As we (finally) begin to explore our own solar system and gather more detailed information about other planets in our galaxy, nearby galaxies, and the universe as a whole, we are poised to completely redefine our understanding of who we are as living beings. AWESOME!
This was a recent Google Tech Talk.
Dr. John L. Callas - The Second Copernican Revolution: Our Changing View of Our Place in the Universe
Five hundred years ago, Copernicus advanced the theory that the Earth was not the center of the Solar System. That theory revolutionized our understanding of the Universe. It was initially met with great opposition because of what it meant about our own significance. Today there is a second Copernican revolution underway that will once again alter our significance. Advances in technologies and techniques are enabling the detection, observation and study of Earth-like planets around other stars. And several deep-space missions are currently exploring potentially-habitable worlds within our Solar System as possible abodes for life beyond the Earth. As one such mission, the two intrepid robotic explorers, Spirit and Opportunity, have been exploring the surface of Mars for evidence of past habitable environments that could have supported life. The rovers have traversed great plains, climbed mountains, descended into deep craters and survived rover-killing dust storms and frigid winters. Both rovers have found clues that Mars was once Earth-like with a potential for life. Soon they will be joined by another larger, more capable rover on the surface. Within the next few years, we may be poised to answering that central question, "Are we alone in the Universe?"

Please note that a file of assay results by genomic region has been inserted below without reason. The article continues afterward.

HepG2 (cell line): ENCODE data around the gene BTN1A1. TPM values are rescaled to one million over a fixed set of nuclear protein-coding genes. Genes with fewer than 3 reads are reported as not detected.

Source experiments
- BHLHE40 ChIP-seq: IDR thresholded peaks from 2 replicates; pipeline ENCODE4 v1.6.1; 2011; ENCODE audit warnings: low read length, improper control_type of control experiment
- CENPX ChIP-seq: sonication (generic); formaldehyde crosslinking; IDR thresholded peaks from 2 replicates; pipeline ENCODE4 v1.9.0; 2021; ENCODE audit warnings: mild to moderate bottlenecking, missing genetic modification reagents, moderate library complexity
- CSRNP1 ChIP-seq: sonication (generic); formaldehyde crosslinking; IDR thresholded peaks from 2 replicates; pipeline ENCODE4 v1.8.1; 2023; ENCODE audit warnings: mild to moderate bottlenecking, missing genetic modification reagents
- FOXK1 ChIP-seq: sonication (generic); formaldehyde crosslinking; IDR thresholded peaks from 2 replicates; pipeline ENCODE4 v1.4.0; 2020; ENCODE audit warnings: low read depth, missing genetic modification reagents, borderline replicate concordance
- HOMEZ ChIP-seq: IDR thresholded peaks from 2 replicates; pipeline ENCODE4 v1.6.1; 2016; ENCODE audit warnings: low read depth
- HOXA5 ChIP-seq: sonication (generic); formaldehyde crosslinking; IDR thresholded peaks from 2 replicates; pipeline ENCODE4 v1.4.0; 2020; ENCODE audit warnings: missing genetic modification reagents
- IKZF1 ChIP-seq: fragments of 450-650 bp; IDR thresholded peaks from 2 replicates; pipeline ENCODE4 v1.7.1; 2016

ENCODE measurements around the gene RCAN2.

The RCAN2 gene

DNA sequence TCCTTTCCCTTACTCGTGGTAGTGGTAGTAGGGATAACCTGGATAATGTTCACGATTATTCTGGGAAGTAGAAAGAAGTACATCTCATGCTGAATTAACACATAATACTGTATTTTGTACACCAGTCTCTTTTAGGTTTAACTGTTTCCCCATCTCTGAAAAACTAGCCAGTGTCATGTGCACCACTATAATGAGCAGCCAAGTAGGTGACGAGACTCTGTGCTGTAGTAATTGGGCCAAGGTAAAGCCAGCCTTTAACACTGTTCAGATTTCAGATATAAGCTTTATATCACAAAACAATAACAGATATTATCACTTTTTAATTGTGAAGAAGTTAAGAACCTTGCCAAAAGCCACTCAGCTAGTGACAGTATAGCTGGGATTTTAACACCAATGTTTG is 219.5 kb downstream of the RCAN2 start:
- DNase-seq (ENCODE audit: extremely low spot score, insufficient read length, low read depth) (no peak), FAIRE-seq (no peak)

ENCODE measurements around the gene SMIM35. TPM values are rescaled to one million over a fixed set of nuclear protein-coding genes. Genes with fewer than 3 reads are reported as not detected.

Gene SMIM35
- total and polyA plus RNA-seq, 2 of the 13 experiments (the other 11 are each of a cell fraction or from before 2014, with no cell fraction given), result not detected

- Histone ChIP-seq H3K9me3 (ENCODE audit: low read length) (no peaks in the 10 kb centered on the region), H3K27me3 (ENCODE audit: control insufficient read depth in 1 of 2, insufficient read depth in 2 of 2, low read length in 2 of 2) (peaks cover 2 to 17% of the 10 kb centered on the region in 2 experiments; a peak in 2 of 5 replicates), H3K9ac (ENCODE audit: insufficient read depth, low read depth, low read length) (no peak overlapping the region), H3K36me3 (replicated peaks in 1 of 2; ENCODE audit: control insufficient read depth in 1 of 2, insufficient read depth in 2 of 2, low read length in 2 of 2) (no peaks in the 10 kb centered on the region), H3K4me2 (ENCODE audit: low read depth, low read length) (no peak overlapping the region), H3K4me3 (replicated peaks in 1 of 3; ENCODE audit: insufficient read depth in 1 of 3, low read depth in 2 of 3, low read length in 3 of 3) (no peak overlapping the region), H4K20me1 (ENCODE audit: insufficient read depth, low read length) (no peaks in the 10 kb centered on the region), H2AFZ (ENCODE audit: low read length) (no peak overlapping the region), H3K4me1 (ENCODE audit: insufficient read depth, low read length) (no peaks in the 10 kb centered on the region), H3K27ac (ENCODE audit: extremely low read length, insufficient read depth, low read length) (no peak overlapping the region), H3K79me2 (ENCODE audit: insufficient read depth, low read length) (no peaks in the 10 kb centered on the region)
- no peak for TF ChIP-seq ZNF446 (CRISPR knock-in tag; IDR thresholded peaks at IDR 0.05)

John L. Callas, of NASA's Jet Propulsion Laboratory, Pasadena, Calif., has been project manager of NASA's Mars Exploration Rover project since March 2006. Previously, as science manager and then deputy project manager, he had helped lead the rover project since 2000. Callas grew up near Boston, Mass. He received his Bachelor's degree in Engineering from Tufts University, Medford, Mass., in 1981 and his Masters and Ph.D. in Physics from Brown University, Providence, R.I., in 1983 and 1987, respectively. He joined JPL to work on advanced spacecraft propulsion, which included such futuristic concepts as electric, nuclear and antimatter propulsion. In 1989 he began work supporting the exploration of Mars with the Mars Observer mission and has since worked on seven Mars missions. In addition to his Mars work, Callas is involved in the development of instrumentation for astrophysics and planetary science, and teaches mathematics at Pasadena City College as an adjunct faculty member.